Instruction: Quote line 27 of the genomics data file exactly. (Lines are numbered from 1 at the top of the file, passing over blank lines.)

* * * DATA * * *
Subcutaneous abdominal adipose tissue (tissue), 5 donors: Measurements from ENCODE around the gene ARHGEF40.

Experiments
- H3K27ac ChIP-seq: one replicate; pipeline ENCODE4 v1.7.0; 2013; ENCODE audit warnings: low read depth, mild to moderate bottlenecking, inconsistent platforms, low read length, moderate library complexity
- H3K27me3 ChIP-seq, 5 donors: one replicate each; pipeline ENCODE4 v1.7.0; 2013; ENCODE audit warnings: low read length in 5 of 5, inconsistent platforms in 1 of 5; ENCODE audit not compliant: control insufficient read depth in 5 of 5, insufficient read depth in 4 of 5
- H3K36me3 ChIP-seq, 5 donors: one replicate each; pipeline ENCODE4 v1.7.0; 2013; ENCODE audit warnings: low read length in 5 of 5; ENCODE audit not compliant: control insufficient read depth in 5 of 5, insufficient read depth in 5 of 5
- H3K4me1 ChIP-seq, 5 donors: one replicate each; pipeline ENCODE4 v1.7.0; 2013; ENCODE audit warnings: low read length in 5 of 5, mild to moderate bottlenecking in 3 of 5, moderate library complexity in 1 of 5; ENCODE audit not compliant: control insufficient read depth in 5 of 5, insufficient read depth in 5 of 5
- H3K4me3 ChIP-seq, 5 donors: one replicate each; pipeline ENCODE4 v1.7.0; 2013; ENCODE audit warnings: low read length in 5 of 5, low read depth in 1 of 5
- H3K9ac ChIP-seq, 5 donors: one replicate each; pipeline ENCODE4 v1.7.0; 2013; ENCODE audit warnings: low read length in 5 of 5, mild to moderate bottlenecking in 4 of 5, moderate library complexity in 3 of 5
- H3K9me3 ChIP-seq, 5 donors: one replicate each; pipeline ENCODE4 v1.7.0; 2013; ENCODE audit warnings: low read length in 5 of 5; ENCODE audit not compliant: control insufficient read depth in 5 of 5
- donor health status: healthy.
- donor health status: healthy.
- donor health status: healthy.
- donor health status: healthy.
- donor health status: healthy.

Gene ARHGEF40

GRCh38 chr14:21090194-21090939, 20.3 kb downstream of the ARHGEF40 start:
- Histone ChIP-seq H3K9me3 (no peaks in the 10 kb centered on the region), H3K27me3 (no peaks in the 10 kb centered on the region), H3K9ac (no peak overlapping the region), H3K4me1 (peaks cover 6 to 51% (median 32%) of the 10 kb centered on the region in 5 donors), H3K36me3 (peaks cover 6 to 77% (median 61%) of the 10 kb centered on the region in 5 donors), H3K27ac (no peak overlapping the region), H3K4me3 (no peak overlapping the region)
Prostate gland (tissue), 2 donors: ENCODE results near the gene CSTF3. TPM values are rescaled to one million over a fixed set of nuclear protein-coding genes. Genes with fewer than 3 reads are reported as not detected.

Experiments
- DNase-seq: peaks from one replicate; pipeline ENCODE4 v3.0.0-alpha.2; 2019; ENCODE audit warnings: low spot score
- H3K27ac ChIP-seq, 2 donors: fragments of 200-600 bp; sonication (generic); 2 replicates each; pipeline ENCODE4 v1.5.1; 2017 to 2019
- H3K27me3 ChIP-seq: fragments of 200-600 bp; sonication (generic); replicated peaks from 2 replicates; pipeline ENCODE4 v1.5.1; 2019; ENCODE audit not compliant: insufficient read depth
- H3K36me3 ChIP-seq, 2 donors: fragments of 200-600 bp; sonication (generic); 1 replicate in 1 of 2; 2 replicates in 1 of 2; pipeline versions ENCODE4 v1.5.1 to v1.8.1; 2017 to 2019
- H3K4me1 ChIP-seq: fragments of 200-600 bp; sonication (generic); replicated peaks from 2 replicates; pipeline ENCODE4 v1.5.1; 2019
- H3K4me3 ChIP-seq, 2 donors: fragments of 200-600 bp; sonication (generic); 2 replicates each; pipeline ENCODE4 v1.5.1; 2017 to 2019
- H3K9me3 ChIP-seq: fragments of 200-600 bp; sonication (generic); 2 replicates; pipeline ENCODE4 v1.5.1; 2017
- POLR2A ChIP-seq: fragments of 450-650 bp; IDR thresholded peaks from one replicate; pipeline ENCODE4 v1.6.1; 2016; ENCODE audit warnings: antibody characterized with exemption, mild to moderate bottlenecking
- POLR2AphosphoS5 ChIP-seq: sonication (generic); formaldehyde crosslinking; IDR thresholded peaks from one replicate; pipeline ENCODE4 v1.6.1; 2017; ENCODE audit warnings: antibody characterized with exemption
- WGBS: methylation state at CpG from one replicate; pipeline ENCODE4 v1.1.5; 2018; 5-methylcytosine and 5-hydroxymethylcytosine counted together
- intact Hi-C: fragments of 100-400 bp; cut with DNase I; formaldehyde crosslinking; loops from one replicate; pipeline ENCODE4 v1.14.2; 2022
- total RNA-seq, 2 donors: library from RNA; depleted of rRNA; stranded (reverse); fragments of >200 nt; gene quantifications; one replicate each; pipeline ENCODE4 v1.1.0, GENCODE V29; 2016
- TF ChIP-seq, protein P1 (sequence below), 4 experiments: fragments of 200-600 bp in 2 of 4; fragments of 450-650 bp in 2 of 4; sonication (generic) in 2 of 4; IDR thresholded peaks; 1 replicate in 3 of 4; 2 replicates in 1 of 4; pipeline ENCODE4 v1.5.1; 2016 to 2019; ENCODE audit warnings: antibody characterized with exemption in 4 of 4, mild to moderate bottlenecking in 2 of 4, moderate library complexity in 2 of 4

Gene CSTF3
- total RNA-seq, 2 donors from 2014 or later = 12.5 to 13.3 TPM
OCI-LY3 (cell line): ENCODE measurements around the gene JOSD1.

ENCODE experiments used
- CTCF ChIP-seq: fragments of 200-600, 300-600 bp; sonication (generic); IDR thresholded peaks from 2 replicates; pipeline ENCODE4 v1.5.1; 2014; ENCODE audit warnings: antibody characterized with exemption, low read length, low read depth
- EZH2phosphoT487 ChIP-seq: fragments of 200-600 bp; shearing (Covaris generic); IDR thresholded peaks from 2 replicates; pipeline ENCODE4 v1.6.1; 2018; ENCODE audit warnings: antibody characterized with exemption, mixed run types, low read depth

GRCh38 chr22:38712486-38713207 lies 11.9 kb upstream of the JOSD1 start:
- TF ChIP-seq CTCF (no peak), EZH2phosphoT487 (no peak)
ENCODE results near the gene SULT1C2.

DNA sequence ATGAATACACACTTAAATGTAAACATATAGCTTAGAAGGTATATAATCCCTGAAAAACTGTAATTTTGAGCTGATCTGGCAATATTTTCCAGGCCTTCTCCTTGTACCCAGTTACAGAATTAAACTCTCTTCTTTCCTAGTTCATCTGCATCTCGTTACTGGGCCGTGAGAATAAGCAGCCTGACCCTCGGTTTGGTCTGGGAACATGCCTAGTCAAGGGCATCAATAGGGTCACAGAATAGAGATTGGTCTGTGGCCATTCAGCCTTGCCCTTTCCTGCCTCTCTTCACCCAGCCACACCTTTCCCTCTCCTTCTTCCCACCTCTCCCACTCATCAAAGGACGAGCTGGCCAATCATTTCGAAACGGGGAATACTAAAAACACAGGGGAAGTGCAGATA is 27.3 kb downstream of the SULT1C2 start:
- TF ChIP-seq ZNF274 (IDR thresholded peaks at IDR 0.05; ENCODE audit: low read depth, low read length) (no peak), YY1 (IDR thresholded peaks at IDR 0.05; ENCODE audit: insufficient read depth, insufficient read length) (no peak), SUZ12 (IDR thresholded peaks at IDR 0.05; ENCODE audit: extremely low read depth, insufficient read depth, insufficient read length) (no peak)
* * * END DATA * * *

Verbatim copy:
- POLR2A ChIP-seq: fragments of 450-650 bp; IDR thresholded peaks from one replicate; pipeline ENCODE4 v1.6.1; 2016; ENCODE audit warnings: antibody characterized with exemption, mild to moderate bottlenecking